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Sibling Rivalry

Sibling Rivalry

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Do you have more than one child? If the answer is yes, then you probably have had to play referee more times than you can count. Sibling rivalry, a common issue faced by most parents, has been around as long as there have been brothers and sisters.

Whether you have children of the same age or a few years apart, competition, disagreements and jealousy are bound to occur. As you know, sibling rivalry tests the most tolerant parent's patience.

Of course, parents always hope for a picture-perfect relationship between their children. But the fact is, disagreements between siblings are unavoidable. It is simply a natural part of growing up. Obviously, it's frustrating when your children are loving to each other one minute and ready to pull each other's hair out the next. Let's face it: children are hard to understand at the best of times, and virtually impossible when they fight.

Let your children know that sibling rivalry is normal. Since we're all individuals, unique and different, we won't get along with everyone. We especially won't always get along all the time with those closest to us. Close relationships such as those with brothers and sisters bring challenges, which can cause anger, sadness, frustration and so much more.

A certain amount of sibling rivalry is healthy for children. Trying to do better than their brother or sister is a way children exert themselves. The inevitable bickering that accompanies sibling rivalry teaches your children to stand up for themselves in the schoolyard, as well as helps them learn important life lessons like being assertive and how to solve problems.

Sibling rivalries may exist over privileges older children have, such as staying up later, getting to have friends over more often, or simply having more freedom to do things.

Meanwhile, your younger children are likely to be bossed around by their older brothers or sisters, be compared to those siblings, and at times have a hard time breaking away from the stigma of always being stuck at the kiddie table.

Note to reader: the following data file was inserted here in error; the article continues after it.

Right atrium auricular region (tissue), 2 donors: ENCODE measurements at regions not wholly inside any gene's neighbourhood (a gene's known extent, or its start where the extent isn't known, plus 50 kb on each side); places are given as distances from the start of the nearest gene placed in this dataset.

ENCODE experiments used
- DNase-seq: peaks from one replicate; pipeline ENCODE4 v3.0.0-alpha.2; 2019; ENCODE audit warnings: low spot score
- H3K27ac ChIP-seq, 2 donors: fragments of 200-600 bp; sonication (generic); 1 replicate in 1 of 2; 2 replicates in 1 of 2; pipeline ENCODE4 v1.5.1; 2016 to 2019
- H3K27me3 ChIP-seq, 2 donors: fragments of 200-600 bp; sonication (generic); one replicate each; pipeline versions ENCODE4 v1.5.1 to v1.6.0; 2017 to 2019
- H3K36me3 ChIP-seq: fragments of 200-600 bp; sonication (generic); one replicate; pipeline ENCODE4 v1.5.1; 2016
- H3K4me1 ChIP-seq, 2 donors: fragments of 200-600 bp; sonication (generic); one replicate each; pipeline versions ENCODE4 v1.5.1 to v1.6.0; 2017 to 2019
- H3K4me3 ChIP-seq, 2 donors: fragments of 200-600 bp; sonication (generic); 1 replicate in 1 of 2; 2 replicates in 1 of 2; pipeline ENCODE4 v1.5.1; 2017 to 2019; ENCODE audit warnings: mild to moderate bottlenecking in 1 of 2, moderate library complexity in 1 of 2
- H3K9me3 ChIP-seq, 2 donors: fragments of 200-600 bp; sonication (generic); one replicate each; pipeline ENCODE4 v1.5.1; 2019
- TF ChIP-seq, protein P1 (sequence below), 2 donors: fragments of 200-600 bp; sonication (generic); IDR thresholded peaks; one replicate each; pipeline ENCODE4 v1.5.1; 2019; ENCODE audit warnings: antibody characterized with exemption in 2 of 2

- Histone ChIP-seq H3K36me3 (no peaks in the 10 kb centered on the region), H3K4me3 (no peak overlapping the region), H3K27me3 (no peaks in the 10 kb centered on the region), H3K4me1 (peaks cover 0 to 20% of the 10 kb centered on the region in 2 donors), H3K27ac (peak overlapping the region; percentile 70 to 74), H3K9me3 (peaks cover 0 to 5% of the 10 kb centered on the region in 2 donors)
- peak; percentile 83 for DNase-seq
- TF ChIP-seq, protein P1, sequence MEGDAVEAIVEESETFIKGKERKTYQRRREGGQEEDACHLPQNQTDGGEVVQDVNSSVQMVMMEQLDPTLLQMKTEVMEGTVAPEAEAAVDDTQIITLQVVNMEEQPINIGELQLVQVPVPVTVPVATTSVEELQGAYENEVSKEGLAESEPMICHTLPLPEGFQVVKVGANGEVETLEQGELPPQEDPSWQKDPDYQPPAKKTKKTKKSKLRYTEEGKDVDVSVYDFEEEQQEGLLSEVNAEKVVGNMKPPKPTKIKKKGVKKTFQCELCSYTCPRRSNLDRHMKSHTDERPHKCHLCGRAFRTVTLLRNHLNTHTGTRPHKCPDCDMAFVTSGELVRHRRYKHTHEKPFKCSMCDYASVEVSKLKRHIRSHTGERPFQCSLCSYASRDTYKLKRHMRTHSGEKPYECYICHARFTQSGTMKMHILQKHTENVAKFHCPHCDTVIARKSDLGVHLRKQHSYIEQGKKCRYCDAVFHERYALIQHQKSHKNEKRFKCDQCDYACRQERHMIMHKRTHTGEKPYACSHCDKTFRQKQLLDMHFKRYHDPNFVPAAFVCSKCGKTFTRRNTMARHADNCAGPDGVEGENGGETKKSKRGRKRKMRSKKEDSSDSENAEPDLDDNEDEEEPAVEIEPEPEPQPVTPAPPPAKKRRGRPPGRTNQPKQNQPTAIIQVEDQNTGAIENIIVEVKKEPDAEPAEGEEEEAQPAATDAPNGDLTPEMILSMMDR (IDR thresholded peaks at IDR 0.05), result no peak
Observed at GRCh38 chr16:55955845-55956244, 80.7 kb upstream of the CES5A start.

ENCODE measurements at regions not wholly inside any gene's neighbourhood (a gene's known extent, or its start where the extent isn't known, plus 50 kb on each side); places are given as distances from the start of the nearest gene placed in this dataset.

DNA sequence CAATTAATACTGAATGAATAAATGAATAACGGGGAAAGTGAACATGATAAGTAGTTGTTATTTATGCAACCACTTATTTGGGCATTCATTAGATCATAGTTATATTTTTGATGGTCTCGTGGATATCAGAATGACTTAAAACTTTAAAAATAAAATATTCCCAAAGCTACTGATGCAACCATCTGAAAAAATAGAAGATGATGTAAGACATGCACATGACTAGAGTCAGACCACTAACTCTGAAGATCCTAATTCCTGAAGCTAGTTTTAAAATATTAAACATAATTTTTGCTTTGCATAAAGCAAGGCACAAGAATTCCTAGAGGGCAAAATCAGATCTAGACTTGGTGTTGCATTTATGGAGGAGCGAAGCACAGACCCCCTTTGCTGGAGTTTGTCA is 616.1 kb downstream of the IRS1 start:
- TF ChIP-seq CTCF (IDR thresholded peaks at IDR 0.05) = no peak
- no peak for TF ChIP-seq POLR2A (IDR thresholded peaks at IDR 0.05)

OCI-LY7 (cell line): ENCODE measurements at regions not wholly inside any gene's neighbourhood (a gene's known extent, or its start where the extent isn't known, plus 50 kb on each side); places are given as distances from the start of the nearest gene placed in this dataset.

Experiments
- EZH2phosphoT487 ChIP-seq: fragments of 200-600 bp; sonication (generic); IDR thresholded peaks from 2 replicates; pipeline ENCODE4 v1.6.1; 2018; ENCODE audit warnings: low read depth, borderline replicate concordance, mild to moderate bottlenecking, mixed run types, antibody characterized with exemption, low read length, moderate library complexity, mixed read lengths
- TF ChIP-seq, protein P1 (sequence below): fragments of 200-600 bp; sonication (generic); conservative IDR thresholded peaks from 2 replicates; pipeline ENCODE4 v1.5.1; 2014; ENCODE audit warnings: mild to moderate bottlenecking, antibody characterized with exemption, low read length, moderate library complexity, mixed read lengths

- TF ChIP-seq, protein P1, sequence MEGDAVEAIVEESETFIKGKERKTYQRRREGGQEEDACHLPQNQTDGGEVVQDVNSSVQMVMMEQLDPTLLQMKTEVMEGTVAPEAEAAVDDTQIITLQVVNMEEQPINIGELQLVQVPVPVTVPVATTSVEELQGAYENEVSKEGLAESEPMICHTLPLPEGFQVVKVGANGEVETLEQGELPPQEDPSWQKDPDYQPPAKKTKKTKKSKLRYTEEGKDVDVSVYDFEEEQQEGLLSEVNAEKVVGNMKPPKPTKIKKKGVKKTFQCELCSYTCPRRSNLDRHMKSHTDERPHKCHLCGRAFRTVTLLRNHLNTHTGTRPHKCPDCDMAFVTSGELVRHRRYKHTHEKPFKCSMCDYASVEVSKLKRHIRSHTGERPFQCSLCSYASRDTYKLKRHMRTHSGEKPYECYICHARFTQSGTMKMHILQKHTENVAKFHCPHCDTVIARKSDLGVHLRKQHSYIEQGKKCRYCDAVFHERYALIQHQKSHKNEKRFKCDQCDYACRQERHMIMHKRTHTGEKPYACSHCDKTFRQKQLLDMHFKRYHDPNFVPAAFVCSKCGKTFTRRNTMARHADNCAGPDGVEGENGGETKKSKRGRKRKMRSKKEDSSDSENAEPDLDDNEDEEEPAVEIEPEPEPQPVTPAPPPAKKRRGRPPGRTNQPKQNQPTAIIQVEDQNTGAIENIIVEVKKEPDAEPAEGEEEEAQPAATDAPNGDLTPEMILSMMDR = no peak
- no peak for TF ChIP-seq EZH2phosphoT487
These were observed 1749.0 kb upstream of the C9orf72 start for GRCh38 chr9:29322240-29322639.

Let them know, being the youngest can be a positive. While they may never get to sit in the front seat, they often get to do things at an earlier age then their siblings did. Also, you're likely to be more relaxed towards them and, therefore, easier on them.

So what can you do to keep the peace? The faster you get to the root of the problem between your kids, the easier it will be to tackle the issue. These arguments between siblings get old really fast?

Figure out what is causing the problem. Kids crave affection. Sometimes just a hug or some other display of affection might resolve, or at least ease the problem. Most kids want to establish their individuality - that they are different from their sibling - and you need to recognize and appreciate this.

Keep in mind that sometimes kids fight to get a parent's attention. In that case, consider giving yourself a time-out. When you leave, the incentive for fighting is gone.

Don't let your kids make you think that everything always has to be equitable. Sometimes one child needs more than the other. If you treat your children fairly and dole out rewards and punishment as they are earned or deserved, they will learn to respect you and be less resentful when one receives more attention at a particular time. Children don't always need to be treated equally, but they do need to be treated uniquely.

What causes sibling rivalry?

While the causes of sibling rivalry in one family are almost never the same in another, here are some common causes:

  • Jealousy
  • New baby
  • Competition
  • Feelings of unequal treatment
  • Older child receiving more privileges/getting to do more than the younger sibling

Ways to manage rivalry between your children:

  • Make sure each child is given plenty of love.
  • Spend enough individual time with each child.
  • Avoid comparisons.
  • Listen to both sides of the story.
  • Don't dismiss one child's feelings over another's.
  • Try to let the children work it out themselves.
  • Praise your children when they play well together.

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